“”You’ve got to be the hero or the goat when the game is on the line,” I’d told her. “In the eyes of the spectator when the game is over, you’re going to be one or the other. But if you stick your neck out, I’ll never criticize you for winding up the goat. Just don’t let the fear of failure get in your way.””
- Evolving Leadership
- Summit’s Superstitions
- Life & Love of the Game
“But we laid down the foundational values of Lady Vols basketball on which everything that came after was built: effort, discipline, and intensity.”
Control is very precarious with coaching. Often, early in our career, there is a power struggle between players and coaches. Coach Summitt – a former education major – compared it to being a substitute teacher.
“Student teaching was a constant battle against chaos; the kids all thought they could take advantage of me beacause I was a young substitute. I learned something important about projecting authority: you had to set the tone immediately if you didn’t want to be challenged.”
As a younger head coach, Pat Summitt adopted this mentality early in her career demanding the three non-negotiables to being a Lady Vol through channels of consequence. At one point, she found herself in the administration’s office for keeping the athletes in the gym until 4′ in the morning following an unacceptable loss.
“But I didn’t punish our players just to make myself feel better; those workouts had a purpose. I was trying to teach them a lesson about commitment. I measured our performance by two things: effort and execution.”
Coaches understand success comes through diligence and discipline. Yet, discipline doesn’t come without structure, repetition, and confidence in preparation. As a result, philosophies will vary amongst coaches on the best approach to instill discipline without seeming overbearing, bullish, or unfair. Some ignore the latter half of that statement to ensure the success of the former. A compromise Coach Summitt found came through life experience and staff support. With an increase in an operational budget due to Title IX she was intentional in her first full-time hire with Nancy Darsch, someone who had a quality that she admittedly lacked: patience. The objective remained the same, despite a willingness to learn from her experiences as she developed.
“… I’d learned what it takes to win something big, starting with the most crucial one: You had to be willing to physically outwork and outtough everyone in your path.”
It took me a while to recognize it, but when I was in college our coaching staff kept the same the coach on as scout until we lost. In hindsight, it seemed like a great incentive for an assistant to compete while preparing for the next opponent but did reveal a bit of a superstition. Coach Summitt seemed to be a big believer in the supernatural playing favorites, particularly during championship runs.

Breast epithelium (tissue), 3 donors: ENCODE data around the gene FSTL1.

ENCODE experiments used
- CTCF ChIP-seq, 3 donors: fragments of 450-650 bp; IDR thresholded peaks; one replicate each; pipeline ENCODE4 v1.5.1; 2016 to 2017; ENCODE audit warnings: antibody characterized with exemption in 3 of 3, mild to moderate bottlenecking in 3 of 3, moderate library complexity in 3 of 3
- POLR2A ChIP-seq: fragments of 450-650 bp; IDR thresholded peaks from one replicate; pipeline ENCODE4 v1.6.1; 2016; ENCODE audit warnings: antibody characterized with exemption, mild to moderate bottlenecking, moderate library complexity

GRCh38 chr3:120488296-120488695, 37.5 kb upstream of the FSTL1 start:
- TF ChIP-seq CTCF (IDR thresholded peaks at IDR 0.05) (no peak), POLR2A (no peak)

“We had to eat only Bluebell ice cream. We had to keep every heads-up penny we found – and God forbid you should come across one showing tails. Don’t touch it, don’t even look at it, we cautioned one another. We had to wear the same makeup and do our hair the same for every game.”
Superstitions are a reflection of our competitive nature. We will take any powers beyond our control to simply give us an edge. Myself, I don’t get into many superstitions. However, I will own up to having a routine to ensure more comfort prior to a game, or even during it. I do not like to be rushed, so it is important we stay on time for pre-game conversations. My meals certainly differ between games, win or lose, but I have to have something of substance to eat a couple hours prior to any game in addition to a water bottle handy when I walk out of the locker room for tip-off. Our mind works on confidence from preparation, and if it takes a routine to reassure we are ready, then I will do it. Eating ice-cream before every game sounds inviting, but it is one I can keep off my list of things to do.
Life & Love of the Game
Something that is evident about Pat Summitt the coach and person is family. Her upbringing molded toughness, competitiveness, and loyalty. And more than anything it seems that commitment to her family remained paramount. During her career Coach, Summitt had four miscarriages prior to having a son at the age of thirty-eight. Being a mother was her biggest win. She had gone into labor while on a plane to see the number one-ranked prospect for an in-home visit and refused an emergency landing so that her husband could see the birth of her child back in the state of Tennessee.
We are principled as coaches. Coach Summitt’s principles of family first, but a commitment to competition/championship. Life moves faster than we do in philosophy, so it is our foundational values that tend to carry us through action until we can learn otherwise.
“Teaching and pupildom were a mutual exercise, I told them. “I will help you if you work with me. But you have to buy into what I’m teaching. I’ll give you all the tools to put you in the position to win. But then you have to walk through that door. I’ll get you to that point – then you have to take those final steps.”